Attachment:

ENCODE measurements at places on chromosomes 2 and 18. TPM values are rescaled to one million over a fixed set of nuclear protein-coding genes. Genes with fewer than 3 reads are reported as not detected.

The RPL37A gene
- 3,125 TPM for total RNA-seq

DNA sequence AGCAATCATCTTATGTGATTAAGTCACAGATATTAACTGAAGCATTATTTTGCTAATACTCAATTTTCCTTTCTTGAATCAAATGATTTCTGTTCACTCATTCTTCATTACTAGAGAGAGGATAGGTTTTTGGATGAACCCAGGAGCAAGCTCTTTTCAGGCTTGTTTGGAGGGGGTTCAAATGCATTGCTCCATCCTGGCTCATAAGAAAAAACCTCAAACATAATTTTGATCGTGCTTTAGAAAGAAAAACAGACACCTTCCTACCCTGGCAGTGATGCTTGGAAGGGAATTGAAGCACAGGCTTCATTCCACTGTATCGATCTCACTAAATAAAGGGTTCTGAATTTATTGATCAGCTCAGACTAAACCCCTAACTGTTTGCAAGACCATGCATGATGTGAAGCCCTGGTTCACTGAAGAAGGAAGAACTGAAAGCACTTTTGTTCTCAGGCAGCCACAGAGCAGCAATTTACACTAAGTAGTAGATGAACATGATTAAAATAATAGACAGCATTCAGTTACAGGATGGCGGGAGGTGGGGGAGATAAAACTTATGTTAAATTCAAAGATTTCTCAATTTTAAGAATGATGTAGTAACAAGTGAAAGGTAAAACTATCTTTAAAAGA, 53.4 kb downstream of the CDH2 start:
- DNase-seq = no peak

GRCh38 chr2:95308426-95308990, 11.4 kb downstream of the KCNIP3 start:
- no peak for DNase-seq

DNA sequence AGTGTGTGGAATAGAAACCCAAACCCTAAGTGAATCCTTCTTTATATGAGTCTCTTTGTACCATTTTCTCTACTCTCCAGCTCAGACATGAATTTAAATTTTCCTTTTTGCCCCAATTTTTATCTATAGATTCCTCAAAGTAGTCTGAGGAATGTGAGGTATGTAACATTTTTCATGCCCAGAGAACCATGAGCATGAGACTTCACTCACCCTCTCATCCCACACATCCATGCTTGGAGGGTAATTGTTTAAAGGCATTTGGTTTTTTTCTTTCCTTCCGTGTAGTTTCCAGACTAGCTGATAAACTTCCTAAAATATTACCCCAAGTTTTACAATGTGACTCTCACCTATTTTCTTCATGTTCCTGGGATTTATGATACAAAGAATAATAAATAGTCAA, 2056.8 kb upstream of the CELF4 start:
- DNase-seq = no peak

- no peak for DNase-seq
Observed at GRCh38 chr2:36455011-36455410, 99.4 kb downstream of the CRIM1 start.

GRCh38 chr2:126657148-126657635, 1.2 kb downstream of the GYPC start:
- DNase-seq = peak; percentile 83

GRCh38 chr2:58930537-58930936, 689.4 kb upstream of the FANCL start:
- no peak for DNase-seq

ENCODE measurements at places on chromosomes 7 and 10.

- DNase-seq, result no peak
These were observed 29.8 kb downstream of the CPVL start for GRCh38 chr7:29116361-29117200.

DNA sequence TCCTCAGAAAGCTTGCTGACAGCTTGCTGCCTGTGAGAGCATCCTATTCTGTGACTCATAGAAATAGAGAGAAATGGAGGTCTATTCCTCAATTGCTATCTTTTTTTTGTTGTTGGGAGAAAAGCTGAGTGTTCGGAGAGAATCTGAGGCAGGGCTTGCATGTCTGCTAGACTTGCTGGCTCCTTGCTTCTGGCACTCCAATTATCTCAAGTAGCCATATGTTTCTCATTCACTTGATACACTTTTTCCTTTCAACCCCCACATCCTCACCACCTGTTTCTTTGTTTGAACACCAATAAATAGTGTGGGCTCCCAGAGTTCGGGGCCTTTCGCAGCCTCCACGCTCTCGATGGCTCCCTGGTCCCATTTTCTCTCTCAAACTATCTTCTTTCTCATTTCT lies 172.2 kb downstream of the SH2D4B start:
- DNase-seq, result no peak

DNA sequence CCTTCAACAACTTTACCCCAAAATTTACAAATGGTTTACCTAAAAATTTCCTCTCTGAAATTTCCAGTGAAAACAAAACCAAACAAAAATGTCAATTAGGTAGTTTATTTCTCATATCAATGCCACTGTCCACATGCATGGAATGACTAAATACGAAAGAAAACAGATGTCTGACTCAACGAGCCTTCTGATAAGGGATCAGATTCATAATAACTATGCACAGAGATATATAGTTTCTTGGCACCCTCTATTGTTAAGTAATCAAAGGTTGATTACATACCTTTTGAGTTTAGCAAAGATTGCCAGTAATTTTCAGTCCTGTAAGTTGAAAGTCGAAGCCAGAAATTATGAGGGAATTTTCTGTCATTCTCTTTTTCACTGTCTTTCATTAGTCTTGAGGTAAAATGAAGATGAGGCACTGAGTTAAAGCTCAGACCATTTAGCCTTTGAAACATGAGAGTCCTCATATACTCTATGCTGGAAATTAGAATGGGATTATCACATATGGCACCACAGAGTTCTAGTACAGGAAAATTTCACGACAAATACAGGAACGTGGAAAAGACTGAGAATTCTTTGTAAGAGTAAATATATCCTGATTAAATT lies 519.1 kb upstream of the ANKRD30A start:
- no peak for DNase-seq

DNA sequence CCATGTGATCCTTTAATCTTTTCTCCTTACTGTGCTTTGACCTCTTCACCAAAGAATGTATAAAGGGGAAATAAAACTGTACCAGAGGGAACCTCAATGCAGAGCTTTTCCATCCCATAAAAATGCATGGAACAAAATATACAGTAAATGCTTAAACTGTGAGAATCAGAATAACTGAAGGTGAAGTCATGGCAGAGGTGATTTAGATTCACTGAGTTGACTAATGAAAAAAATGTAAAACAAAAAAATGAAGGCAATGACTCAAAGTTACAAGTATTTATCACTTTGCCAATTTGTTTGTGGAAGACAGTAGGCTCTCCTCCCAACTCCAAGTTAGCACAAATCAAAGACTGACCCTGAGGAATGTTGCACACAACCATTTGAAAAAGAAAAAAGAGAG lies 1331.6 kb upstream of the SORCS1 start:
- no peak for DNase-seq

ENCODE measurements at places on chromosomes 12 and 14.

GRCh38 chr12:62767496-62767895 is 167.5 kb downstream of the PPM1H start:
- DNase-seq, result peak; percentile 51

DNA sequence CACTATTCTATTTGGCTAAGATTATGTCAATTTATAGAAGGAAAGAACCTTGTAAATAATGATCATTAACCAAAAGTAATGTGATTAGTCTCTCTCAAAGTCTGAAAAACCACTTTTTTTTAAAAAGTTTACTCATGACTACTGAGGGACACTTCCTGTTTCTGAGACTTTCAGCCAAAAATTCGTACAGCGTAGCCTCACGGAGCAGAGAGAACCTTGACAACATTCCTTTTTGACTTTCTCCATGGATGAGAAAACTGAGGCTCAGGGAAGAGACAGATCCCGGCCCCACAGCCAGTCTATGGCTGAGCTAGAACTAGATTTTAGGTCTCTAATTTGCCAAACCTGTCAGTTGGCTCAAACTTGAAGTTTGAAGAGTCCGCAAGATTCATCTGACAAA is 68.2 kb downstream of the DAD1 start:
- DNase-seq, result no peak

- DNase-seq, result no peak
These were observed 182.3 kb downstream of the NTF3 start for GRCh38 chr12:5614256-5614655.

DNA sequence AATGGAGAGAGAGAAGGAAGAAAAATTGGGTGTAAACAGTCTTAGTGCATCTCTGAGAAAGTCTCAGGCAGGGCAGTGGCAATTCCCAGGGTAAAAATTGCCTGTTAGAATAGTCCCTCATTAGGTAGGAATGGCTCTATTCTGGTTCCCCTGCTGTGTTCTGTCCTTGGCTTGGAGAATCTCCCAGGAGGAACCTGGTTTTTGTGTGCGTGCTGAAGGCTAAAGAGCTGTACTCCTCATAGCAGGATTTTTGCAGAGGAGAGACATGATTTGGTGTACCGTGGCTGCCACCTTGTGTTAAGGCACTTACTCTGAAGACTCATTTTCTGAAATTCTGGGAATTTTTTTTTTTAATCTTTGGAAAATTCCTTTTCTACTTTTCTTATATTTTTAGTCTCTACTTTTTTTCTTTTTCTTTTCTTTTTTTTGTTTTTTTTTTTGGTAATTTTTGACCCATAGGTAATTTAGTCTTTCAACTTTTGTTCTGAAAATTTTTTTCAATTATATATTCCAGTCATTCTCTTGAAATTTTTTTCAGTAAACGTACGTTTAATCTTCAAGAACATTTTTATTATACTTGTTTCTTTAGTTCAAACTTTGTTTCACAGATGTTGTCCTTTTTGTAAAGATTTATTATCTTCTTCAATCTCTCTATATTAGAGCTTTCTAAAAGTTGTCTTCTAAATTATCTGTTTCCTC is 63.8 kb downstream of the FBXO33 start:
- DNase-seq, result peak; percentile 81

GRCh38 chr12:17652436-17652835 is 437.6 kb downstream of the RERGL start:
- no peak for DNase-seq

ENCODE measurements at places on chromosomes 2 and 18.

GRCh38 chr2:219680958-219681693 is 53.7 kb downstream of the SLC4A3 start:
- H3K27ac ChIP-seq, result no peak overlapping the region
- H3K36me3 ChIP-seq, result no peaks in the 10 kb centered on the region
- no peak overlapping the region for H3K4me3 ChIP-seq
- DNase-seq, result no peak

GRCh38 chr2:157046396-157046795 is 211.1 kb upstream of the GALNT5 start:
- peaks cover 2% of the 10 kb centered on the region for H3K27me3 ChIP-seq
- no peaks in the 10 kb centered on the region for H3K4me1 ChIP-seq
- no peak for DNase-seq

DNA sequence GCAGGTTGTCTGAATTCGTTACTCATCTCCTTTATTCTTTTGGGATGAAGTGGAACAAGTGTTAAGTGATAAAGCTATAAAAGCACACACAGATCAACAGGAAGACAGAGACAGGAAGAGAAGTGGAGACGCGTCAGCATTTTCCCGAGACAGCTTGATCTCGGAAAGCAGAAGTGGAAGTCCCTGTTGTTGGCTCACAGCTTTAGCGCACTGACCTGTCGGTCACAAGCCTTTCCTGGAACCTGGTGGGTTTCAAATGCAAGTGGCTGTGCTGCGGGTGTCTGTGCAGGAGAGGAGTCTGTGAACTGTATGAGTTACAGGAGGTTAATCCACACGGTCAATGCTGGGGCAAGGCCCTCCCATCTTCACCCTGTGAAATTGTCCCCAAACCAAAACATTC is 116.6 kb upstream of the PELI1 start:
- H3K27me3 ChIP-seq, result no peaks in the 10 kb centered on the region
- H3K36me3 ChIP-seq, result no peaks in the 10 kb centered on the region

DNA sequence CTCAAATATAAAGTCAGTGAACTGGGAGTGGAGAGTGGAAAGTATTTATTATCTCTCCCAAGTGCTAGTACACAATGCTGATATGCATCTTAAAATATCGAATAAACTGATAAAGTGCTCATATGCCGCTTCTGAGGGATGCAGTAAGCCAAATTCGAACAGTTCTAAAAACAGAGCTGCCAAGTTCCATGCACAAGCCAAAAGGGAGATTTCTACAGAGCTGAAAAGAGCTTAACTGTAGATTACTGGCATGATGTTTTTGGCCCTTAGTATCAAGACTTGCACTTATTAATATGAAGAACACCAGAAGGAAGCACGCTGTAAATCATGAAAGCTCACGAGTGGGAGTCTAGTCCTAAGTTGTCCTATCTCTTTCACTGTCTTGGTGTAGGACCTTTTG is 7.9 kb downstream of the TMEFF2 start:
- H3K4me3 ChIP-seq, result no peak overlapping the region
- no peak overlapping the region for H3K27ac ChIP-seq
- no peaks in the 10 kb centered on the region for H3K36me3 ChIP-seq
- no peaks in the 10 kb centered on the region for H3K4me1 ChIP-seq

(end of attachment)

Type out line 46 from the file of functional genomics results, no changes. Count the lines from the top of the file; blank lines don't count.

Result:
DNA sequence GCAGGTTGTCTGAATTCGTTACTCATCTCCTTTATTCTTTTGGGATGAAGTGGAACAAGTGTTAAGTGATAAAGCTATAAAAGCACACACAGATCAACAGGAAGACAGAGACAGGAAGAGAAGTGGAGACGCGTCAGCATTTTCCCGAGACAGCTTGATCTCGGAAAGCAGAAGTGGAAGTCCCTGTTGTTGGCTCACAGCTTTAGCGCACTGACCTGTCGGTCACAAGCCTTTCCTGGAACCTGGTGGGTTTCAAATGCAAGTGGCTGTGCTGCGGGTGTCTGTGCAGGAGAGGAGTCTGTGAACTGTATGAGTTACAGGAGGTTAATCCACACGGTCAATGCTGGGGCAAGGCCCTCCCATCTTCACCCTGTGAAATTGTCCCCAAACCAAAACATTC is 116.6 kb upstream of the PELI1 start: